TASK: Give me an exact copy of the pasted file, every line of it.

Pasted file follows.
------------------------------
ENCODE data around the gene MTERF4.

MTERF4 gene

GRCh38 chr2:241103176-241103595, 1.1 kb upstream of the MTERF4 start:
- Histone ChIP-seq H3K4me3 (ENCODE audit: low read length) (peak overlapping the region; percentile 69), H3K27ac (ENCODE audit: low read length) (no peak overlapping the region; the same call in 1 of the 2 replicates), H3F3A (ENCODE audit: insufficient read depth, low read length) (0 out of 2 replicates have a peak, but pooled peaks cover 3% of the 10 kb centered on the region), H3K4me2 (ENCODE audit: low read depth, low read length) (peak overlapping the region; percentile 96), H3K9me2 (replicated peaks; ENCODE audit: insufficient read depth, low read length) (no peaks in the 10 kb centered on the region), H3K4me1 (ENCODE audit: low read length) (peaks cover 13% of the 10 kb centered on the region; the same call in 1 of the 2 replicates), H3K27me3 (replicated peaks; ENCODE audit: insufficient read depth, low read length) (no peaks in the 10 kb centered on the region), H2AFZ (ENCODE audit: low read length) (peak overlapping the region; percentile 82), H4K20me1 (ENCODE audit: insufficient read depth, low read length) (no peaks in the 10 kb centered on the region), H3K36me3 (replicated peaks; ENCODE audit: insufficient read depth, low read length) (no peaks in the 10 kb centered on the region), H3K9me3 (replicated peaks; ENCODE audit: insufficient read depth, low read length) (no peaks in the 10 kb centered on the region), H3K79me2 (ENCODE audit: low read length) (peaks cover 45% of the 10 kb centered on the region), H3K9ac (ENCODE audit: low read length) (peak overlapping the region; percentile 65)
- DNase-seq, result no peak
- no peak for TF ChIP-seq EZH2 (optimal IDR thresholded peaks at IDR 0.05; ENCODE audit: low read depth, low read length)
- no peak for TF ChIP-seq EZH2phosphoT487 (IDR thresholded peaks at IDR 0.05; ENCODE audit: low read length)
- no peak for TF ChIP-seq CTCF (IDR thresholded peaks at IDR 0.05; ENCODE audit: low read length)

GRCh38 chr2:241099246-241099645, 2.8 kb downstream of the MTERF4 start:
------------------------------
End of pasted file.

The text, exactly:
ENCODE data around the gene MTERF4.

MTERF4 gene

GRCh38 chr2:241103176-241103595, 1.1 kb upstream of the MTERF4 start:
- Histone ChIP-seq H3K4me3 (ENCODE audit: low read length) (peak overlapping the region; percentile 69), H3K27ac (ENCODE audit: low read length) (no peak overlapping the region; the same call in 1 of the 2 replicates), H3F3A (ENCODE audit: insufficient read depth, low read length) (0 out of 2 replicates have a peak, but pooled peaks cover 3% of the 10 kb centered on the region), H3K4me2 (ENCODE audit: low read depth, low read length) (peak overlapping the region; percentile 96), H3K9me2 (replicated peaks; ENCODE audit: insufficient read depth, low read length) (no peaks in the 10 kb centered on the region), H3K4me1 (ENCODE audit: low read length) (peaks cover 13% of the 10 kb centered on the region; the same call in 1 of the 2 replicates), H3K27me3 (replicated peaks; ENCODE audit: insufficient read depth, low read length) (no peaks in the 10 kb centered on the region), H2AFZ (ENCODE audit: low read length) (peak overlapping the region; percentile 82), H4K20me1 (ENCODE audit: insufficient read depth, low read length) (no peaks in the 10 kb centered on the region), H3K36me3 (replicated peaks; ENCODE audit: insufficient read depth, low read length) (no peaks in the 10 kb centered on the region), H3K9me3 (replicated peaks; ENCODE audit: insufficient read depth, low read length) (no peaks in the 10 kb centered on the region), H3K79me2 (ENCODE audit: low read length) (peaks cover 45% of the 10 kb centered on the region), H3K9ac (ENCODE audit: low read length) (peak overlapping the region; percentile 65)
- DNase-seq, result no peak
- no peak for TF ChIP-seq EZH2 (optimal IDR thresholded peaks at IDR 0.05; ENCODE audit: low read depth, low read length)
- no peak for TF ChIP-seq EZH2phosphoT487 (IDR thresholded peaks at IDR 0.05; ENCODE audit: low read length)
- no peak for TF ChIP-seq CTCF (IDR thresholded peaks at IDR 0.05; ENCODE audit: low read length)

GRCh38 chr2:241099246-241099645, 2.8 kb downstream of the MTERF4 start: